After about a year with the Anet A8 , I learned quite a bit about 3D printing and how 3D printing works.
The A8 is a kit printer which requires assembly. I really enjoy building these kinds of things so it was the perfect choice for me. That and the price was right. After a year of ups and downs, I wanted to see if the mistakes I made were the fault of myself or the printer.
When I was offered to review the A6, another kit printer from the same company I jumped at the chance.
The A6 is the bigger brother/sister of the A8. A well-designed printer which are both modeled after the Prusa i3 printer. The A6 cost about $50 more than the A8.
What are the differences between the Anet A8 and the A6 besides the price?
Well, because I have both I’m in a great position to tell you. Rumor has it that the A8 is being phased out. But that’s OK because the A6 will likely take its place in price. Speaking of price the A8 and 6 have dropped in price over the past year as they become more and more popular.
While there are tons of similarities, in this article I will focus on differences between Anet A6 and Anet A8. Let’s begin.
Build Volume and Size
The A6 and 8 have roughly the same build volume while the A8 is a lot bigger in size. The A8 is 500 X 400 X 450 and the A6 being 480 X 400 X 400. This can be both a good and bad thing. While good you have more space on your desk or bench it’s also bad in that it leaves less space to work on. This is especially visible for things like leveling the bed which is a must for any printer without an auto level system. Luckily auto level is easy and cheap to implement.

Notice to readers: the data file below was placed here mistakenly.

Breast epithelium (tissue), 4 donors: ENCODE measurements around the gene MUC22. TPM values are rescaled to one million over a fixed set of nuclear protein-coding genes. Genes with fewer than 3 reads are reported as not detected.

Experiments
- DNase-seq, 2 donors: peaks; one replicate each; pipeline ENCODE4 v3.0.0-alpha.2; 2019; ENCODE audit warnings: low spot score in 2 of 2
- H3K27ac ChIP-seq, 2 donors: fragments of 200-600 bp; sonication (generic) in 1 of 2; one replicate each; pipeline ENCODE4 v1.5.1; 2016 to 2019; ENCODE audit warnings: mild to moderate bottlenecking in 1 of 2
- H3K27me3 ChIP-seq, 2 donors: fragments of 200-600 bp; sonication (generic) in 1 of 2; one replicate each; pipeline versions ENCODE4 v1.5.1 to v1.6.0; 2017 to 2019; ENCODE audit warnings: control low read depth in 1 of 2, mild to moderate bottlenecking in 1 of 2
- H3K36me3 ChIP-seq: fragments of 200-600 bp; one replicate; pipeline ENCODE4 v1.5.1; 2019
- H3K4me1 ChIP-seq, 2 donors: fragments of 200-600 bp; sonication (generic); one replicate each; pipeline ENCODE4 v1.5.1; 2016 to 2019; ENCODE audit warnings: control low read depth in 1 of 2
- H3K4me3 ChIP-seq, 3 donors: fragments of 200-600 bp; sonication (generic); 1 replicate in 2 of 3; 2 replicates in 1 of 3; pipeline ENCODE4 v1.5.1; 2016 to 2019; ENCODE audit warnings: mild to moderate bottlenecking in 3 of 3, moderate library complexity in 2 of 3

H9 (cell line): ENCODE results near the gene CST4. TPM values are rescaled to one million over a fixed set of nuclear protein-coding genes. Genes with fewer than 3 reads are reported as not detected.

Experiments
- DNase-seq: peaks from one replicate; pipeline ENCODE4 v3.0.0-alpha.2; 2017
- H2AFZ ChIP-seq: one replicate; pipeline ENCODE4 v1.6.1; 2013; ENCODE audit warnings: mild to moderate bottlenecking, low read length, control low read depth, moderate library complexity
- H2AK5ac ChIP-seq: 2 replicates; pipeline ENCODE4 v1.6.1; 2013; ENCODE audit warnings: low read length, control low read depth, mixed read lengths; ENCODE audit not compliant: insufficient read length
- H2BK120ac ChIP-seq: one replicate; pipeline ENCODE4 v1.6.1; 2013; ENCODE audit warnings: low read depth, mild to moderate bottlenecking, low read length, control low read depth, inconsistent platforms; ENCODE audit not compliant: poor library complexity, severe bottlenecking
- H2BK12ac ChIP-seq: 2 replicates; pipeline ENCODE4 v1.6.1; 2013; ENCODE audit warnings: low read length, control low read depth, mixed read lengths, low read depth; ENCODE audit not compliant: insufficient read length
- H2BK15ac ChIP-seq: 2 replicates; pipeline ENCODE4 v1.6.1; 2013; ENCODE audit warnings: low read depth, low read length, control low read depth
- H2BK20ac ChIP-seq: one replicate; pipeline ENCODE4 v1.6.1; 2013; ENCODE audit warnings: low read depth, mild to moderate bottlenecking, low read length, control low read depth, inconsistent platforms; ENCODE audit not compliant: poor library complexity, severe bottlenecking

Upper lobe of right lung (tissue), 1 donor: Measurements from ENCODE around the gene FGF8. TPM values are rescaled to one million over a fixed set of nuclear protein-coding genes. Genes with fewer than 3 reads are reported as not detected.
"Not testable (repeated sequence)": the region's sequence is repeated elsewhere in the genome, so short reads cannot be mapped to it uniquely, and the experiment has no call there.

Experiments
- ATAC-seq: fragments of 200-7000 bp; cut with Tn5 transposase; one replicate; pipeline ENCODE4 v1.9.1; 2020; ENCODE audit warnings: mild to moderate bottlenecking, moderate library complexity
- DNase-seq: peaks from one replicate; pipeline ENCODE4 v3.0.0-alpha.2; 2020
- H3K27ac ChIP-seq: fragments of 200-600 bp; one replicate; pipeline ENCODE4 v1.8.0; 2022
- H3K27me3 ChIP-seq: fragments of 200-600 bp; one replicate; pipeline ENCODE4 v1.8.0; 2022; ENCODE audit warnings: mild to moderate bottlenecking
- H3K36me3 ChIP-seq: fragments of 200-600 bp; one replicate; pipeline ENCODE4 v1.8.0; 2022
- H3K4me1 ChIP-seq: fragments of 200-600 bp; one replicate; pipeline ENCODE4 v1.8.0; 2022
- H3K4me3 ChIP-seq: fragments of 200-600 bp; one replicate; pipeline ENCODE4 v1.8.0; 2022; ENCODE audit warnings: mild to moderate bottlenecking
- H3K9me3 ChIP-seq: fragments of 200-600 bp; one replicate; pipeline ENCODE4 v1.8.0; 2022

Because the A8 uses two vertical pieces of Plexiglas with horizontal piece across the top and bottom there is a lot of play and vibrations. When the printer is moving so much in all axis’s it’s leaves what is called artifacts in your prints. They can be waves or ripples. This means you will have a lot more post print processing work to make them look nice.
The A6 however has a box shape front piece as well as the two vertical pieces that hold the power supply and mainboard. This give much more stability to the printer leaving less artifacts. I recommend bracing both printers to a piece of wood or table top of some sort. This helps with artifacts as well as noise from both printers.
The A6 has a better design for the X axis as it is horizontal and not vertical like the A8. I’m not sure if it makes a ton of difference but it sure feels more stable for the direct drive extruder. The direct drive means the motor which feeds the filament into the hotend is directly mounted onto the X carriage.
The other type which reduces weight and seems more popular are called a Bowden system. In this system the motor is off to the side and feeds the filament into a Bowden tube which is connected to the hotend. That is good for reducing artifacts produced by the belts flinging the carriage back in forth and also gives you the choice to speed it up with less chance of errors. One down side to the Bowden system is the flexible filaments are harder to print with.
Heat break (throat)
The throat AKA heat break is the threaded tube holding the hotend to the X carriage. On the A6 they have a 40mm throat as opposed to the 30mm one on the A8.